Picophytoplankton photoacclimation and mixing in the surface oceans
Dusenberry, Jeffrey A.
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KeywordPhytoplankton; Photosynthesis; Primary productivity; Acclimatization; Oceanic mixing; Oceanus (Ship : 1975-) Cruise OC214; Endeavor (Ship: 1976-) Cruise EN232
Fluctuations in light intensity due to vertical mixing in the open ocean surface layer will affect phytoplankton physiology. Conversely, indicators of phytoplankton photoacclimation will be diagnostic of mixing processes if the appropriate kinetics are known. A combination of laboratory and field experimental work, field observations, and theoretical models were used to quantify the relationship between vertical mixing and photoacclimation in determining the time and space evolution of single cell optical properties for the photosynthetic picoplankton, Prochlorococcus spp. Diel time-series observations from the Sargasso Sea reveal patterns in single-cell fluorescence distributions within Prochlorococcus spp. populations which appear to correspond to decreasing mixing rates and photoacclimation during the day, and increased mixing at night. Reciprocal light shift experiments were used to quantify the photoacclimation kinetics for Prochlorococcus spp. fluorescence. A laboratory continuous culture system was developed which could simulate the effects of mixing across a light gradient at the level of the individual cell. This system was operated at four different simulated diffusivities. Prochlorococcus marinus strain Med4 fluorescence distributions show distinct patterns in the mean and higher moments which are consistent with a simple quasi-steady turbulent diffusionphotoacclimation model. In both, daytime photoacclimation drove the development of a gradient in mean fluorescence, a decrease in variance overall, and skewing of distributions away from the boundaries. These results suggest that picophytoplankton single-cell fluorescence distributions could prove to be a useful diagnostic indicator of the mixing environment.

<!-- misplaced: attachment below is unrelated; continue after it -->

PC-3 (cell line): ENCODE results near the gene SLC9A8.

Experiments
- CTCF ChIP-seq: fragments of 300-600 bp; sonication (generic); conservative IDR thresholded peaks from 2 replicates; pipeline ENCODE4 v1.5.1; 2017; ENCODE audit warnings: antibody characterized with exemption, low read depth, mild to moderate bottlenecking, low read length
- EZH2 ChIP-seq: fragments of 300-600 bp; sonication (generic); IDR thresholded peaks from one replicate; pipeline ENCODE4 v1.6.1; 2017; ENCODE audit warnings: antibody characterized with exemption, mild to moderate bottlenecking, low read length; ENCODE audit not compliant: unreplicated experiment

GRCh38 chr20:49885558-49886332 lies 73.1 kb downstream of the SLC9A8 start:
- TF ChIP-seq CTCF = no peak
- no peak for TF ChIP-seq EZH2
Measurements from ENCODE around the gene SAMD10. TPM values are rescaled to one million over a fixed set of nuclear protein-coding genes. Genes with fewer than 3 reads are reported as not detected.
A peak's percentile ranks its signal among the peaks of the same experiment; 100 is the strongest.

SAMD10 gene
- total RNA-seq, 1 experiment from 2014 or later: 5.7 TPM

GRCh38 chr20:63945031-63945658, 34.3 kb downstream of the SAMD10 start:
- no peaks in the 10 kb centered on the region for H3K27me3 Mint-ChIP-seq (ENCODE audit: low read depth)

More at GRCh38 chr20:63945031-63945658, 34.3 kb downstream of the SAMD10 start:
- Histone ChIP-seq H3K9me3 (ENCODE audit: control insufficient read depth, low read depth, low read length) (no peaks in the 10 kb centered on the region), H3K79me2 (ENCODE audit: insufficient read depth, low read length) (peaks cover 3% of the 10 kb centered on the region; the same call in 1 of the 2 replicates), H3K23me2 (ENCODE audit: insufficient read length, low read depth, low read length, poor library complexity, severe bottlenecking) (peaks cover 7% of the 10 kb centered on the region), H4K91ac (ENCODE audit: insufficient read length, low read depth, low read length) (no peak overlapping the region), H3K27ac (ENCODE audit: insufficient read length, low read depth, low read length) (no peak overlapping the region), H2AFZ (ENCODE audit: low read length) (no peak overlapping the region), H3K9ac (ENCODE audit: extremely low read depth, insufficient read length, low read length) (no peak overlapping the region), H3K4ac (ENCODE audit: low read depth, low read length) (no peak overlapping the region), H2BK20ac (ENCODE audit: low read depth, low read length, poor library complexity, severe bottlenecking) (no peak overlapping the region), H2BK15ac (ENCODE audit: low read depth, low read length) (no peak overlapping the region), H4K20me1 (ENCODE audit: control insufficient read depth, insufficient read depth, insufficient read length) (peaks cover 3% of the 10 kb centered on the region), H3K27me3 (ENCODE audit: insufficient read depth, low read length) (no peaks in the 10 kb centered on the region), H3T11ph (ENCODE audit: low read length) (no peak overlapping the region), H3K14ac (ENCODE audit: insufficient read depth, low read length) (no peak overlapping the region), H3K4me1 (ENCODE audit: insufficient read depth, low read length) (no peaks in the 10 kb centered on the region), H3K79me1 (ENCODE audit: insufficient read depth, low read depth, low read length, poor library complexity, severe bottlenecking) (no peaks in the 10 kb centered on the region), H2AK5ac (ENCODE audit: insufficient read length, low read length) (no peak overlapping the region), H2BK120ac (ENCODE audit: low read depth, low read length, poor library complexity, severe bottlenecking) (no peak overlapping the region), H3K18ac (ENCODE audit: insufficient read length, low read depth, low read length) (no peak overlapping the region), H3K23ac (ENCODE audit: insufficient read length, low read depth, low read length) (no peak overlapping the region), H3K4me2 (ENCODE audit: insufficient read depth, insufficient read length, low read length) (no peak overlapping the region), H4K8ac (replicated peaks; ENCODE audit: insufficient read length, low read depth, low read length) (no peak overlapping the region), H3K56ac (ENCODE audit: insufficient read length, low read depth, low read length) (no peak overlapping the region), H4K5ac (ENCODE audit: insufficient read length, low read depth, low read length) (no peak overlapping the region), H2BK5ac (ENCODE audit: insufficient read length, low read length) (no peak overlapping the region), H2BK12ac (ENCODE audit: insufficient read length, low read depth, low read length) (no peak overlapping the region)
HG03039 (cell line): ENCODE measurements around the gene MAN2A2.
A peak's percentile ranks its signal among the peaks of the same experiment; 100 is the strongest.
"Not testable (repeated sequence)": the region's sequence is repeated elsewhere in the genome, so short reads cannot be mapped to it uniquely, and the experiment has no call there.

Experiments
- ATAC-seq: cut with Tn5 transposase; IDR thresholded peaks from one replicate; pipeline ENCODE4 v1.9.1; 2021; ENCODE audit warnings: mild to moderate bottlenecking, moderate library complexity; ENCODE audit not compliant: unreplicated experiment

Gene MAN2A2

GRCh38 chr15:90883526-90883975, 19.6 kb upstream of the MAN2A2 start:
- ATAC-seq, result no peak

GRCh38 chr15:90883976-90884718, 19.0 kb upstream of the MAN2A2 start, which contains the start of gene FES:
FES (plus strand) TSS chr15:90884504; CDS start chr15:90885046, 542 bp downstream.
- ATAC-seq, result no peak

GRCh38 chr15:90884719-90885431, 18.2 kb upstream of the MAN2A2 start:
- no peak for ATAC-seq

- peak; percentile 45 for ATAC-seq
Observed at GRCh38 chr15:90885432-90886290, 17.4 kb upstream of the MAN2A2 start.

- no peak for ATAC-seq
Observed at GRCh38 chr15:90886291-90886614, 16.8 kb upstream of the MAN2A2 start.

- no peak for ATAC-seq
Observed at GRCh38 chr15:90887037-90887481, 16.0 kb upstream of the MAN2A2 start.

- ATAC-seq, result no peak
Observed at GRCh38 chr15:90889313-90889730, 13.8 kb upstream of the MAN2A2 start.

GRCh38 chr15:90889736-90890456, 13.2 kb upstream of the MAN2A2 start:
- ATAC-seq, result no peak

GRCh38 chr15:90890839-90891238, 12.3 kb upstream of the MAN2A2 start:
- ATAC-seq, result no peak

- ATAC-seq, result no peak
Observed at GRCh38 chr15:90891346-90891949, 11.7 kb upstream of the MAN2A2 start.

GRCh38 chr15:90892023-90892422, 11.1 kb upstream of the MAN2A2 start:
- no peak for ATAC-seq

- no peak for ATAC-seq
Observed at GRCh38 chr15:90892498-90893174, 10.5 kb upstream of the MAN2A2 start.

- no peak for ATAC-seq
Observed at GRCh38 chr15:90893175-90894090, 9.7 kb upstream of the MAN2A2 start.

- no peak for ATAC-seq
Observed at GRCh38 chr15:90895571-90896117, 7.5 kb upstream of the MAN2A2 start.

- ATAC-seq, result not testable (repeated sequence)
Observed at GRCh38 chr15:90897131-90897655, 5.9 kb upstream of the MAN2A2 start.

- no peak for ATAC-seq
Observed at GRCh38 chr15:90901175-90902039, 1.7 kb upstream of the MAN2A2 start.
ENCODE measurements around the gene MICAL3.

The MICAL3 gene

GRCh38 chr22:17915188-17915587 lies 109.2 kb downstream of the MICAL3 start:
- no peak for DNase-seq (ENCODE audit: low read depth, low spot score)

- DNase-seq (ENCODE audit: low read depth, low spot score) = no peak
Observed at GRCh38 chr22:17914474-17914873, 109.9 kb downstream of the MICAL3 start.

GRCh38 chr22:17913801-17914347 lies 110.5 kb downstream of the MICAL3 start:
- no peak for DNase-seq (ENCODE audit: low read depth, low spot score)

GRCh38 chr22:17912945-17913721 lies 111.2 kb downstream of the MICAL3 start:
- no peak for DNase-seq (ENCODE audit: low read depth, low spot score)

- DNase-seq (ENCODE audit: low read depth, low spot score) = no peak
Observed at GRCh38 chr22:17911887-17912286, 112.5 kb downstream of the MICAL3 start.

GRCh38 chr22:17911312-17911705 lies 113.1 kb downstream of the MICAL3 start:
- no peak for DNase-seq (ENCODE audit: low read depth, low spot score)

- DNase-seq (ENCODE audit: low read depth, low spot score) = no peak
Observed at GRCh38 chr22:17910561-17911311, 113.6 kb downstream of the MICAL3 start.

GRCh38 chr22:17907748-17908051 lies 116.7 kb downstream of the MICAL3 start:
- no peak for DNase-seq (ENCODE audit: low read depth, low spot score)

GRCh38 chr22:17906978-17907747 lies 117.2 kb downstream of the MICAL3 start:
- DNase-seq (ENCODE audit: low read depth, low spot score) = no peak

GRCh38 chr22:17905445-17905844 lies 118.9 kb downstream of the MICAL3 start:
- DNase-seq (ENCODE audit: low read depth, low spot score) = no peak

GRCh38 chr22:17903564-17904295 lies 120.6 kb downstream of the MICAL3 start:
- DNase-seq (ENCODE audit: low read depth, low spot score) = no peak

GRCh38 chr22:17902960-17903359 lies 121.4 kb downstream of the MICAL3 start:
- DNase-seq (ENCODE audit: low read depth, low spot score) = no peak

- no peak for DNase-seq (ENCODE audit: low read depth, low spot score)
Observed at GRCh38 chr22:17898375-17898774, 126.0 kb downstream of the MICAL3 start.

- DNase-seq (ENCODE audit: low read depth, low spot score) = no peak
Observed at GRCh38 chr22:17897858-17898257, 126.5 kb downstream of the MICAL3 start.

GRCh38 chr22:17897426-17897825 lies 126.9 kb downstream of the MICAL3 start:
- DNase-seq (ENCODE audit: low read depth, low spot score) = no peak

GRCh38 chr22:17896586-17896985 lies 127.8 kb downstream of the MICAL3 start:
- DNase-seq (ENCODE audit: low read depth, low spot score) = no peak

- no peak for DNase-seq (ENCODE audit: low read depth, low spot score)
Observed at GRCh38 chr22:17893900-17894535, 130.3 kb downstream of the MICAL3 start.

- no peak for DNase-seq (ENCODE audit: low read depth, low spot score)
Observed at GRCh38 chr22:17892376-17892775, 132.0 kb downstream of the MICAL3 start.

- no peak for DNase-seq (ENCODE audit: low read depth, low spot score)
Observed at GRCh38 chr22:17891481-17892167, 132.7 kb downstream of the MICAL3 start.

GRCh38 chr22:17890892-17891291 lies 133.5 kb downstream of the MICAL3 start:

Submitted in partial fulfillment of the requirements for the degree of Doctor of Philosophy at the Massachusetts Institute of Technology and the Woods Hole Oceanographic Institution February 1995
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